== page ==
Philip Hunt On foundation freedoms

Published: 11/11/2004, Volume II4, No. 5931 Page 21

After a difficult conception, foundation trusts are beginning to reap some rewards from their dash for freedom. Their recent victory in the battle to retain payment-by-results surpluses is a significant straw in the wind. It should come as no surprise to students of ministerial pronouncements.

A clear message coming through at the Labour Party conference in Brighton and repeated time and time again by ministers is that they really are serious about devolution to front-line services.

Health secretary John Reid spelled out the implications of this in a re-ordering of his own job. So, rather than the traditional micromanagement beloved of so many politicians, he sees his role more as a custodian of the founding principles of the NHS. In future, the focus will be on providing the money, overseeing strategic direction and improving public health. To underline this, Mr Reid has just told parliament that foundation trusts are independent of the Department of Health.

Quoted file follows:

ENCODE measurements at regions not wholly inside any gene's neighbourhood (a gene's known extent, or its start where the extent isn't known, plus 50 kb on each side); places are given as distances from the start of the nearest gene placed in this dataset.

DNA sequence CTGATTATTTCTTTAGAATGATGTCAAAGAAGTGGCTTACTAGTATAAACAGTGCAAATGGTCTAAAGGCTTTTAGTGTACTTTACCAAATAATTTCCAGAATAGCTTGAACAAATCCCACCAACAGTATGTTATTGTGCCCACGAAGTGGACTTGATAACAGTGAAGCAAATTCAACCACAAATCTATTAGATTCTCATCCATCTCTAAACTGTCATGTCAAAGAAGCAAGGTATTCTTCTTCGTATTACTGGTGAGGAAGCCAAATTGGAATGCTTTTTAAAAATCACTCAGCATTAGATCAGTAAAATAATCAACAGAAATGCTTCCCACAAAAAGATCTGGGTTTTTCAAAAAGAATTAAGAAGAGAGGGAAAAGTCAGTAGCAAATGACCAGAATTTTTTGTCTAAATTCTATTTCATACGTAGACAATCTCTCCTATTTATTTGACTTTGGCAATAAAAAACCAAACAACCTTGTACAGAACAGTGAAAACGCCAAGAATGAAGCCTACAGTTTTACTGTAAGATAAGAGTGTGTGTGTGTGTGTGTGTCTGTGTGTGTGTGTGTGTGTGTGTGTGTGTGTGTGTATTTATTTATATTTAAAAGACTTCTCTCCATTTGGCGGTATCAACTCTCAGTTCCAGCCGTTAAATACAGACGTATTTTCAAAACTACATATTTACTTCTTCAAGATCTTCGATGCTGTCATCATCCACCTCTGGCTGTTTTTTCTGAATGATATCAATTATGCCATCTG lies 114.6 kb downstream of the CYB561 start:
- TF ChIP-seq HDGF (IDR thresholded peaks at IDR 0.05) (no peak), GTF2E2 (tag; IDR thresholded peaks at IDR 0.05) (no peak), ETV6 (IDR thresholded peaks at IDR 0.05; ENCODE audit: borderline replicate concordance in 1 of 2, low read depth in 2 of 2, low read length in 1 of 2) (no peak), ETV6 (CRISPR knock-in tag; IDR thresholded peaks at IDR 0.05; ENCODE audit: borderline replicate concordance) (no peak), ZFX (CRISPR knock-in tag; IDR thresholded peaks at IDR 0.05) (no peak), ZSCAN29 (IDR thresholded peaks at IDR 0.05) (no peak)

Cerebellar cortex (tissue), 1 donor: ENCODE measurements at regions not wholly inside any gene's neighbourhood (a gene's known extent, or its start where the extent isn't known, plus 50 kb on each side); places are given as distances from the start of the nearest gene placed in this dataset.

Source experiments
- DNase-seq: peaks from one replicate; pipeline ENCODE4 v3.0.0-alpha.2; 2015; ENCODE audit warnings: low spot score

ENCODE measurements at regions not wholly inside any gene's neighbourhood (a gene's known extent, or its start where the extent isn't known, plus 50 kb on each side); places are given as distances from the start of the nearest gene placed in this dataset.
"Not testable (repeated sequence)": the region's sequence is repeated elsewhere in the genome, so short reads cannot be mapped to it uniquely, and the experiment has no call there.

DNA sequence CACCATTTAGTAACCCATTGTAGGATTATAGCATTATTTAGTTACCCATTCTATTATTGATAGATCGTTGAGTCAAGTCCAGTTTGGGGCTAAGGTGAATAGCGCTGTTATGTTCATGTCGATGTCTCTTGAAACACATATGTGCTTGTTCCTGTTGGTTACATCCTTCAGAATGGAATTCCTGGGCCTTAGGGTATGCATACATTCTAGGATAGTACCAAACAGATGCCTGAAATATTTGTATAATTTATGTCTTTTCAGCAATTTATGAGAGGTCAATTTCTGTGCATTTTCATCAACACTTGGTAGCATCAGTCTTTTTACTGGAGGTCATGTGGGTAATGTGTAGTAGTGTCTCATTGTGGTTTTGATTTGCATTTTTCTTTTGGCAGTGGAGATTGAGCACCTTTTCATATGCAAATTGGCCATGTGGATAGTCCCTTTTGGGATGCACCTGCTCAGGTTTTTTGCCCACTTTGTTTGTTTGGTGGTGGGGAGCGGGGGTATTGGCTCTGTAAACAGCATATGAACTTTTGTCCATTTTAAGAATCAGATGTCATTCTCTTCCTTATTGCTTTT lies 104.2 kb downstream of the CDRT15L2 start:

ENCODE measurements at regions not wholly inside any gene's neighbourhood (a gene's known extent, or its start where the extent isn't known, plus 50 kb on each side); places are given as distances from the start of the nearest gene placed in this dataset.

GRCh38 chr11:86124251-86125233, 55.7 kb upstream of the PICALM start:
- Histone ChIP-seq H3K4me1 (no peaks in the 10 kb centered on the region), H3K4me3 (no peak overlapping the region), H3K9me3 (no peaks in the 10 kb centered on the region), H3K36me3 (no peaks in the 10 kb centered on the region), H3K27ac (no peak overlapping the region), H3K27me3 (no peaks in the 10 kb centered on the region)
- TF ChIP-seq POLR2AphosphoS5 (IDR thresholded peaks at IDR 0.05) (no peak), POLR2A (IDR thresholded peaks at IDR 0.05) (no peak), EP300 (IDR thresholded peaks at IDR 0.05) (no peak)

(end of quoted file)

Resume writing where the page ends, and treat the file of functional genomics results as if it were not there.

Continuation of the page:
In stressing their dual accountability to their local community and to parliament, he said that ministers would no longer be in a position to comment on, or provide information about, the detail of operational management in foundation trusts.

Crucially, he confirmed that such questions will be referred to the chair of each trust.

This produced a predictably negative response from strong opponents of foundation trusts. But the logic is inescapable. If ministers no longer have power of direction over foundation trusts, they can hardly be called on to account for their performance.

Of course this will be tested. There will often be calls for ministers to intervene in a local troublespot. Understandably, foundation trusts are nervous about how much room they are going to be given. But the key to this largely rests with them.

Their strength lies in local accountability. But many have achieved disappointing membership figures.Without a large membership, foundation trusts cannot claim real local legitimacy.

They also have to show that their elected governing bodies have real clout. The practice of some trusts in calling them membership councils is not a positive sign. It seems to downgrade that body into more of an advisory role. Foundation trusts will also have to wake up to closer parliamentary scrutiny. If ministers are stepping back, it is inevitable that MPs will want to see more of the trusts directly.

Chairs will be advised to respond smartly to information requests.

Whatever the debates about funding freedoms and access to capital that so characterised the early arguments about foundations, in the end they will stand or fall on the quality of their services and accountability to their local community.

Lord Hunt is chair of the National Patient Safety Agency and a former junior health minister.